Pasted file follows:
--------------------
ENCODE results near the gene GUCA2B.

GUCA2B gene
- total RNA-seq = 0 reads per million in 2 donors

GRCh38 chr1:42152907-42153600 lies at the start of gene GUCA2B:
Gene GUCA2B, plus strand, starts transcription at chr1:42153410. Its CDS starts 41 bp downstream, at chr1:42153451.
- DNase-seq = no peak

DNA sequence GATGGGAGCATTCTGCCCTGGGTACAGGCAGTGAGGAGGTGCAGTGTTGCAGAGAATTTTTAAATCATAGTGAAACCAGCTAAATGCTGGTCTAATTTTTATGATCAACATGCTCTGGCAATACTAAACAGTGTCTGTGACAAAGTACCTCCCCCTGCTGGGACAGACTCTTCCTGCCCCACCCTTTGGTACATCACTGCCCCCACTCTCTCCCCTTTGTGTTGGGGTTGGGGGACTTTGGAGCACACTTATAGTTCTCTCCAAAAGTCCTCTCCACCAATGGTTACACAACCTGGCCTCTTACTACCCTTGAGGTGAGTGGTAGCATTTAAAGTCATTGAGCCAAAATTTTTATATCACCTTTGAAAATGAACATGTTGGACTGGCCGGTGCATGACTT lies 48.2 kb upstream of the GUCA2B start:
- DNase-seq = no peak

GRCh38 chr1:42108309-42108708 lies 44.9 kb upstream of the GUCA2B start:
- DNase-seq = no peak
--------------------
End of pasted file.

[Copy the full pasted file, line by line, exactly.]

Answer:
ENCODE results near the gene GUCA2B.

GUCA2B gene
- total RNA-seq = 0 reads per million in 2 donors

GRCh38 chr1:42152907-42153600 lies at the start of gene GUCA2B:
Gene GUCA2B, plus strand, starts transcription at chr1:42153410. Its CDS starts 41 bp downstream, at chr1:42153451.
- DNase-seq = no peak

DNA sequence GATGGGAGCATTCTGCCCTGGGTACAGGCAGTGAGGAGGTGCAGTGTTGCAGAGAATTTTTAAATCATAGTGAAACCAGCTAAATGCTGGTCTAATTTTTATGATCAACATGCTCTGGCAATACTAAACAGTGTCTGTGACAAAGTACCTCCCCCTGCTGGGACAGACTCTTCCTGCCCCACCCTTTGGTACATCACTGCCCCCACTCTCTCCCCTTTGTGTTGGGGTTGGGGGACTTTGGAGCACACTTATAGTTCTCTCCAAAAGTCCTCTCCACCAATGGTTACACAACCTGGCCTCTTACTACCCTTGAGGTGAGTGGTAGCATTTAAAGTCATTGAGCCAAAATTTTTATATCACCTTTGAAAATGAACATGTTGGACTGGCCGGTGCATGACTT lies 48.2 kb upstream of the GUCA2B start:
- DNase-seq = no peak

GRCh38 chr1:42108309-42108708 lies 44.9 kb upstream of the GUCA2B start:
- DNase-seq = no peak